THIERRY SECRETAN photographed these Ghanaian coffins, which - shaped as birds and animals, even aeroplanes and peppers - are things to die for. Text by AMANDA MITCHISON
Inside this hen, carved in the workshop of the master carpenter Kane Kwei, lie the remains of the redoubtable Mary Deddeh Attoh, an 84- year-old businesswoman who was once a power very much to be reckoned with in the suburb of Dansoman in Accra. Attoh left behind 11 children, 82 grandchildren and 60 great-grandchildren. So 11 little carved orange chicks were placed underneath the hen.

In Ghana, funerals are usually raucous affairs, marked with singing, dancing and a vast consumption of beer and schnapps. But this was a dignified and calm burial. The oration was given by the Methodist pastor standing behind a small table in the family courtyard. Afterwards, the hen was carried in a procession through the street to the graveyard.

Normally, such a service would have been held in a church, but Mary Deddeh Attoh's family, by selecting the hen-shaped coffin, had foregone this possibility. The Catholic and Protestant churches of Ghana believe, quite rightly, that Kane Kwei's carved coffins smack of fetishism and have banned all but his Bible-shaped creations.

Kane Kwei insists that they have no connection with older Ghanaian or African customs. Yet coffins in the shape of lances, knives and birds' beaks are known to have been made in Zaire at the turn of the century. It is likely that some folk mem-ory lived on in the fishing village of Teshie, outside Accra, where in 1922 Kana Kwei was born and later apprenticed as a carpenter to his elder brother, Kane Adjetei.

In the Fifties, it was still the custom for the chief of Teshie to appear at public occasions riding in a palanquin shaped and painted like an eagle to represent Sakumo, the main god of the Ga tribe to which the villagers belong. The story goes that the chief of a neighbouring village was so impressed by the palanquin that he commissioned Ata Owoo, the most respected carpenter in Teshei and the carver of the original eagle shape, to make him one, too - only this time in the shape of a cocoa pod, symbolising the source of his wealth, since Ghana was then the world's biggest exporter of cocoa. When the chief died, his family decided to use it as a coffin instead. Ata Owoo went on to make other coffins in the shape of eagles and cocoa pods, but it was not until Kane Kwei started that carving coffins became a significant local business.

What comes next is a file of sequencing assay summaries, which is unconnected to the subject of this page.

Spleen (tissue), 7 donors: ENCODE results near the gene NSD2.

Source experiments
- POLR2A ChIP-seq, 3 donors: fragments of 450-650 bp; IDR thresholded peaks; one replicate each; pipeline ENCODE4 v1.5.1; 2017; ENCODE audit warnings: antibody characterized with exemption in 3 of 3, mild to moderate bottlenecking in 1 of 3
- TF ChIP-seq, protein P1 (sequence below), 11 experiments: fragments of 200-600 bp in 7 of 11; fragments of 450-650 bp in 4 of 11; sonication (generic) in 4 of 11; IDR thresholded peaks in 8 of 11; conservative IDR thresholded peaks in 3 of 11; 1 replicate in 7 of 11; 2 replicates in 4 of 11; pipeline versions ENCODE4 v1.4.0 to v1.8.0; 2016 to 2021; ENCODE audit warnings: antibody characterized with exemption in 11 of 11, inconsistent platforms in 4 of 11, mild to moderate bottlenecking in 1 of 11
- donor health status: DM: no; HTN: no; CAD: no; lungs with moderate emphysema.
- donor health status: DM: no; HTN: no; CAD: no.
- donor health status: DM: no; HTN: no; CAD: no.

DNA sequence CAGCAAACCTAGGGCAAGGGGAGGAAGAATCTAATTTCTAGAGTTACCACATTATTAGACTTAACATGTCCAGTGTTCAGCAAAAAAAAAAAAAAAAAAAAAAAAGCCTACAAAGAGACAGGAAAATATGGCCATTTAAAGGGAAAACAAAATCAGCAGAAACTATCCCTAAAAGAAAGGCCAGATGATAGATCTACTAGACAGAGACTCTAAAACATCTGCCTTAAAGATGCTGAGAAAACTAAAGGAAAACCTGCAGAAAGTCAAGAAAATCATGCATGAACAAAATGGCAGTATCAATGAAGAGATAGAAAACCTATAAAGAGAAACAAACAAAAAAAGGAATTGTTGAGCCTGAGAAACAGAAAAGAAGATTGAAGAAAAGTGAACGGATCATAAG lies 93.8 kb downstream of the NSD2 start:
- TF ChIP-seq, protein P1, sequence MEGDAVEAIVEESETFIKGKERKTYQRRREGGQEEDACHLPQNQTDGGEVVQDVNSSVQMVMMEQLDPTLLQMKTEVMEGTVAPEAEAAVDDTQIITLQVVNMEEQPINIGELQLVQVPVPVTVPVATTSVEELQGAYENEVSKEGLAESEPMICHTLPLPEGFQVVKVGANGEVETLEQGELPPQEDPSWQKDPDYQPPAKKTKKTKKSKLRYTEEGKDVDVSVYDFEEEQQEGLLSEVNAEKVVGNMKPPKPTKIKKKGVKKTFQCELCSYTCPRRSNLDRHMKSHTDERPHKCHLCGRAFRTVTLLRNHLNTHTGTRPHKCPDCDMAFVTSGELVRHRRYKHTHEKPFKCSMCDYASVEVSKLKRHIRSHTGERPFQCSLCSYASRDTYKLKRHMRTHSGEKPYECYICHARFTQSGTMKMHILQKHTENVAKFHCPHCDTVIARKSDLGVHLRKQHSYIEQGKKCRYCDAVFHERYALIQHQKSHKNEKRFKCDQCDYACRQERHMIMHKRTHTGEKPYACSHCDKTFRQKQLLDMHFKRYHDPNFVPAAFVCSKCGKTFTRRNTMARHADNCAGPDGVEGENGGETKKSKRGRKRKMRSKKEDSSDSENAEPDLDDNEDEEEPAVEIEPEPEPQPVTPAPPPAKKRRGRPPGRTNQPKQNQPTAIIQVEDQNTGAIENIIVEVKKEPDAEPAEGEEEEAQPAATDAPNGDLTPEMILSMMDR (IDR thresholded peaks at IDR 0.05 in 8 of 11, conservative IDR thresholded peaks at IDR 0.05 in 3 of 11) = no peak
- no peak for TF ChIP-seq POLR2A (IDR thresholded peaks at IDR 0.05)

In 1951, the grandmother of Kane Kwei and Kane Adjetei died. She had always dreamt of flying, so her grandsons decided to make her an aeroplane-shaped coffin. Kane Kwei opened a workshop behind his wife's house, in the old part of the town, and hired an apprentice, a giant called Denfu. He began carving coffins out of a light, highly workable wood called obeche. These are complicated structures made up of some 300 separate pieces. Today, a finished coffin will cost 80,000 cedi (pounds 44), about two months salary for the average Ghanaian urban worker.

At first, Kane Kwei worked only for the old people of his own tribe. But his popularity grew. Clients came wanting coffins representing every symbol of prosperity and status: eagles if the deceased was a chief, a Mercedes Benz if he or she was very rich; but it could be a cocoa pod, a fish, a canoe, a cow or an onion - whatever had made the deceased prosperous. Had Robert Maxwell been a member of the Ga tribe, perhaps he would have been put to rest in a rolled-up newspaper; Samantha Fox, no doubt, in a giant brassiere.

In 1962, when a new port complex was built at the neighbouring fishing village of Tema, Kane Kwei moved into a new house and workshop beside a service station on the new road from Accra. The business was now prospering, and the carpenter had a handful of apprentices, including his nephew Paa Joe, who was to become his most prominent student. They expanded their repertoire to crayfish and lobsters, bright sardines with curly smiles, and lions bearing a remarkable resemblance to Dougal from The Magic Roundabout. "The children of a well-known university teacher couldn't decide which shape of coffin to chose for their father," says Kane Kwei, "so I suggested a parrot with a biro in his beak. Now the parrot has become a favourite model for academic families."

In the early Seventies, Kane Kwei was "discovered" by a Los Angeles gallery owner, Vivian Burns, who started to show his work in the States. And, in 1989, one of his Mercedes Benz coffins was displayed at the Pompidou Centre in Paris.

Shortly after these photographs were taken, Kana Kwei died. Paa Joe, who now runs his own workshop, built a rectangular coffin for his old master. In the four corners he carved a saw, a hammer, a chisel and a set square. As Paa Joe had hoped, the coffin was sufficiently orthodox to pass muster with the Methodist minister and the funeral was held in the local church. But, as the procession wended its way to the cemetery, Kane Kwei's box coffin was followed by several brilliant examples which his sons had made for exhibition in America. Kane Kwei was laid to rest attended by a giant crab, a lobster, a tiger, a cow, a hen, a motorboat, a canoe and a Mercedes Benz, complete with number plate and leopardskin upholstery.

'Going into Darkness: Fantastic Coffins from Africa' by Thierry Secretan is published by Thames and Hudson on 12 June, at pounds 16.95

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